Thursday, January 05, 2012

Once again, Wyoming teen suicide in the news

Once again, Wyoming teen suicide is in the news. This time, it's the death of 13-year-old Alex Frye of Cheyenne. His death on New Year's Day is getting plenty of attention in the local media -- and elsewhere. There is much talk about the alleged cause -- bullying at school. The school district seems to be doing its part of bringing up the topic and providing counselors for students and teachers at Alex's school, Carey Junior High. According to last night's Channel 5 newscast, the Cheyenne Police Department is adding a position to address suicide prevention. There's a fine local organization, Grace for 2 Brothers which offers “suicide prevention through awareness and education.”

Still, the beat goes on. Wyoming has among the highest teen suicide stats in the nation. Some of that is due to isolation and rough weather and lack of opportunity. Some of that is due to bullying, although it's unclear how much. It is clear that bullies beget bullies, and until this is addressed, bullying will continue to lead to both the mental and physical scarring of vulnerable youth.

Some of Wyoming’s cluelessness about suicide can be blamed on Wyoming's "cowboy up" mentality, which can be summed up this way: "Cowboy up!" Be tough. Shake it off. Get back on that horse. None of which helps much when it comes to assisting someone in pain.

I refer you to Tom Morton's excellent Casper Star-Tribune column from Oct. 26. He focused on the lethal nature of suicide by gun. Guns are very popular in Wyoming, and a popular (and very final) way to commit suicide. He noted that U.S. suicide stats -- 39th in the world -- are not particularly alarming. But, "if Wyoming's rate of 20.0 suicides per 100,000 population was compared to the worldwide rates, Wyoming would rank about 10th." Read more here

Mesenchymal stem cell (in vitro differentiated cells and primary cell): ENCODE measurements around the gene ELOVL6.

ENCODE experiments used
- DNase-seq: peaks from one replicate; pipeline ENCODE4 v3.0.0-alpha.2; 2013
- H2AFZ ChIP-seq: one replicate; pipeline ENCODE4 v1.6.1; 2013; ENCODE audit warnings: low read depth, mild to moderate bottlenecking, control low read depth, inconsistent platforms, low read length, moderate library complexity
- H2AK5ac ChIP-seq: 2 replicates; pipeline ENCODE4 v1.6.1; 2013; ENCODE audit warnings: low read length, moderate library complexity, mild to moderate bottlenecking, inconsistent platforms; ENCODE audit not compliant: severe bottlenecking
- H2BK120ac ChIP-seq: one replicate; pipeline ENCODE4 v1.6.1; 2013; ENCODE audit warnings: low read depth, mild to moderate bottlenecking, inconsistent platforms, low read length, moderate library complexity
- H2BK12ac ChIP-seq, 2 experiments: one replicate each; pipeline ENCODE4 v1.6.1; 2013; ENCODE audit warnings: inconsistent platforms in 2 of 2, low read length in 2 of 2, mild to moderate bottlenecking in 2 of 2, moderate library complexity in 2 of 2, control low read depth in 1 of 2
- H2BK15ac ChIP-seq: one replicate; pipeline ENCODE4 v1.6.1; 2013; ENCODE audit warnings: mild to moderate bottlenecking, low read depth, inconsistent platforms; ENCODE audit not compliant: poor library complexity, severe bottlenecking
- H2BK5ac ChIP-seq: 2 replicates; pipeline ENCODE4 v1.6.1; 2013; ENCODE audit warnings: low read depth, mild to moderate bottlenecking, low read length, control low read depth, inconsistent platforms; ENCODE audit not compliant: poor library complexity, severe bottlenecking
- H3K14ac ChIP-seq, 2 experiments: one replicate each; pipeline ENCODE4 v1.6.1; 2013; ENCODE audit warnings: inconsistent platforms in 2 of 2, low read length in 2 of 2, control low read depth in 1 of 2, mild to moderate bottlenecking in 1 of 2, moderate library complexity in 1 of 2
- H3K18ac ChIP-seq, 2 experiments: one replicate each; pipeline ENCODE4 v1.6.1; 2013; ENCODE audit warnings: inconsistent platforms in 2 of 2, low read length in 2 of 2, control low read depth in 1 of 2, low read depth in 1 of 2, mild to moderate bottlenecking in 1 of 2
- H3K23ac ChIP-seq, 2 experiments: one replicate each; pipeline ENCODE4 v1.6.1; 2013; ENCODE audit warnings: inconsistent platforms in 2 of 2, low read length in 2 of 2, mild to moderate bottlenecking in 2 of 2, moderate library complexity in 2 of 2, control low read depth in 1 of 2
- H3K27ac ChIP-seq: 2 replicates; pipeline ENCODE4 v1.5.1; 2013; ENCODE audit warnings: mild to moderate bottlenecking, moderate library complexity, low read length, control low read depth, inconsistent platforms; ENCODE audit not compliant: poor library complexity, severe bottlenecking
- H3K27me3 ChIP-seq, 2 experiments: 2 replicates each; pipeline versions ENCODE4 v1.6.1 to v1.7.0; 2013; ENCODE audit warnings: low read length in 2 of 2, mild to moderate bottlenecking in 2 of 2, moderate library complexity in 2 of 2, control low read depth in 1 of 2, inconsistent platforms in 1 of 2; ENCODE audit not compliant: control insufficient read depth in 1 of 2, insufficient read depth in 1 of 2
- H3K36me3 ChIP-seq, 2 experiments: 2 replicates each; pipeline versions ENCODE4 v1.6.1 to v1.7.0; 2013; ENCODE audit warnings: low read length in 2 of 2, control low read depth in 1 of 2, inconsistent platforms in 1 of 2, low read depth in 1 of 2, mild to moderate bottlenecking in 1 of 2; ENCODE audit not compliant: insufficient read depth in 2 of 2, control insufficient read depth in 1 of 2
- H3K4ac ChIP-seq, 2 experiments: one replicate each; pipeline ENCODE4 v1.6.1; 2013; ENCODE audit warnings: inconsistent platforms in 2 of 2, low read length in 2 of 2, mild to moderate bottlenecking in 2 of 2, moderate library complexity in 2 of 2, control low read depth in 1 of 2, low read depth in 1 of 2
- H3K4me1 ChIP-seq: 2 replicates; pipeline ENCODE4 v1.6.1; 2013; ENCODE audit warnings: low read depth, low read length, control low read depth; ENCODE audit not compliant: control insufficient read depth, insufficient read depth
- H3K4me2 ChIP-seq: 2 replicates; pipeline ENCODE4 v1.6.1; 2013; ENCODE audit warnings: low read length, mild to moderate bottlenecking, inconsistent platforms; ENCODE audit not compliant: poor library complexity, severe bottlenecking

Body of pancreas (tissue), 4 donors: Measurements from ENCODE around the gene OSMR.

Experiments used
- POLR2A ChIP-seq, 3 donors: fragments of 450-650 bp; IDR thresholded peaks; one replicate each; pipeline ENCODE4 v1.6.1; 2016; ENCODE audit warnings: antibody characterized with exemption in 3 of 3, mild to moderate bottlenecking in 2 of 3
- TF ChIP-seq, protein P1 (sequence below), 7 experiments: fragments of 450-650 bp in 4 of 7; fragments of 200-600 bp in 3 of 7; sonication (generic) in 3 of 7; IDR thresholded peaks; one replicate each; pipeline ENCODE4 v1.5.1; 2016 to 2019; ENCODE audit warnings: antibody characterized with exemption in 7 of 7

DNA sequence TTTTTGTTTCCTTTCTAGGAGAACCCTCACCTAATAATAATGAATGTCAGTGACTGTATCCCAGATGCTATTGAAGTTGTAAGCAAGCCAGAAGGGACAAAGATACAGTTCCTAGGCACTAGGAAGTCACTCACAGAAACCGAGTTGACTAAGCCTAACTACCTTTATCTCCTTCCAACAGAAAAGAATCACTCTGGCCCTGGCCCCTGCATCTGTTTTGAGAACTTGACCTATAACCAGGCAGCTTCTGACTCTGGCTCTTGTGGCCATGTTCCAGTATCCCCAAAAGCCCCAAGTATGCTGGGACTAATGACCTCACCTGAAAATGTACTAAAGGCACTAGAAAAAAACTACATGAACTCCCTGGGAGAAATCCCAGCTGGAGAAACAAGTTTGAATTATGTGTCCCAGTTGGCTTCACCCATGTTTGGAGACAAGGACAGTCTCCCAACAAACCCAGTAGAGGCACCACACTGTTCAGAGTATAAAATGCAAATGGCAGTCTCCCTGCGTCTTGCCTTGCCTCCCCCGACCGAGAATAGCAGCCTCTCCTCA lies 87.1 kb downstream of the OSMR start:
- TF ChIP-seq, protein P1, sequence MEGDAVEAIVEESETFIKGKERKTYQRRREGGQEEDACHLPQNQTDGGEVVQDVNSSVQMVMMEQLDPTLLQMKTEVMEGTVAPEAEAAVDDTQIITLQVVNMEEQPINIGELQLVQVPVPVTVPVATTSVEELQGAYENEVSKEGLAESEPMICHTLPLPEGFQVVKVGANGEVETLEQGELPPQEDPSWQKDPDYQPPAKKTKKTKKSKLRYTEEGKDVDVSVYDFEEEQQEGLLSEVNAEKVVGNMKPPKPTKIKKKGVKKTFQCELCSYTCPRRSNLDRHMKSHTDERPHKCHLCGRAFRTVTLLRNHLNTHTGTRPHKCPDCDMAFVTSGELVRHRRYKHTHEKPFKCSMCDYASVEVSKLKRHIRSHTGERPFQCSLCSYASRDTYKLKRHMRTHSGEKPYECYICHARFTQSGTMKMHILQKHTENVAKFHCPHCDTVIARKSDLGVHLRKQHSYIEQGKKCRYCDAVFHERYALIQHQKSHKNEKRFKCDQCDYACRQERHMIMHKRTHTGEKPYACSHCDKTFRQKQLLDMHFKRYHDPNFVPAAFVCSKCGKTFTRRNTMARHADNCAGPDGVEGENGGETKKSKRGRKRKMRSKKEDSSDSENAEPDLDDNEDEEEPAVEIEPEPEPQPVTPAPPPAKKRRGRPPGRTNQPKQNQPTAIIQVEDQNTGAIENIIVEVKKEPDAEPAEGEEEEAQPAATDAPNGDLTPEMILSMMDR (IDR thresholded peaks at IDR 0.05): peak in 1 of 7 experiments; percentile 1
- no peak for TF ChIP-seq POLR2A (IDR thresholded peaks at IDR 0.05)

This comes from a 2010 article in the WTE:
Suicide is the second-leading cause of death among Wyoming youth, said Keith Hotle, a suicide prevention team leader with the Wyoming Department of Health. Only car crashes kill more teens. 
If a new disease was the second-leading cause of death for youth, that would be front page news all over the state," he said. 
But it isn't. Those headlines arrive only with each new suicide by a Wyoming youth. And they appear with great regularity, much to our shame.

Rest in peace, Alex Frye. We will remember you.


Jacqueline Mackey-Dailey said...

This is the most real and direct article I have read concerning the death of dear Alex. We must address the issue of bullying and suicide among our youths Too much pain for a child to handle. Adults knew he was being bullied and yet did nothing. No child should have to endure such demeaning and hurtful abuse. So many articles and news casts have addressed this issue and yet when we are faced to take action to rescue a child , we don't. My heart aches for Alex and the last few minutes of his young life and the thoughts he must have thought. I know his parents and extended family loved him, but don't say, "you don't know why he killed himself" when he feared going to school. We can blame Wyoming's isolation or the harsh weather or the lack of activities for youth, but there is not one reason for the high suicide rate in Wyoming and there is not one solution to the problem. Parents, please talk to your children. Hug and love them so they will not have the need to bully another child or if he/she is being bullied can come to you and say, "help me" and if your child does not have that comfort, take action on your own. This young man's death has really affected me in a very surprising way. I hope his death make others take action and involvement to prevent another tragic death.

Carol Young said...

This article shows that bullying and teen suicide are very serious issues we all have to face. For those coping with the loss of a loved one, I recommend you visit for very helpful coping techniques.

alicia said...

Suicide is a serious matter that a parent can prevent or lessen the possibility of happening. Causes such as depression and bullying are usually looked upon. If you find your teens depressed or being bullied then you should find a way to help them survive the situation. Helping them out on hard times can be one possible way so that they won’t think suicide is an option. You could even get them in consultation sessions so that they can get help in their mental aspect.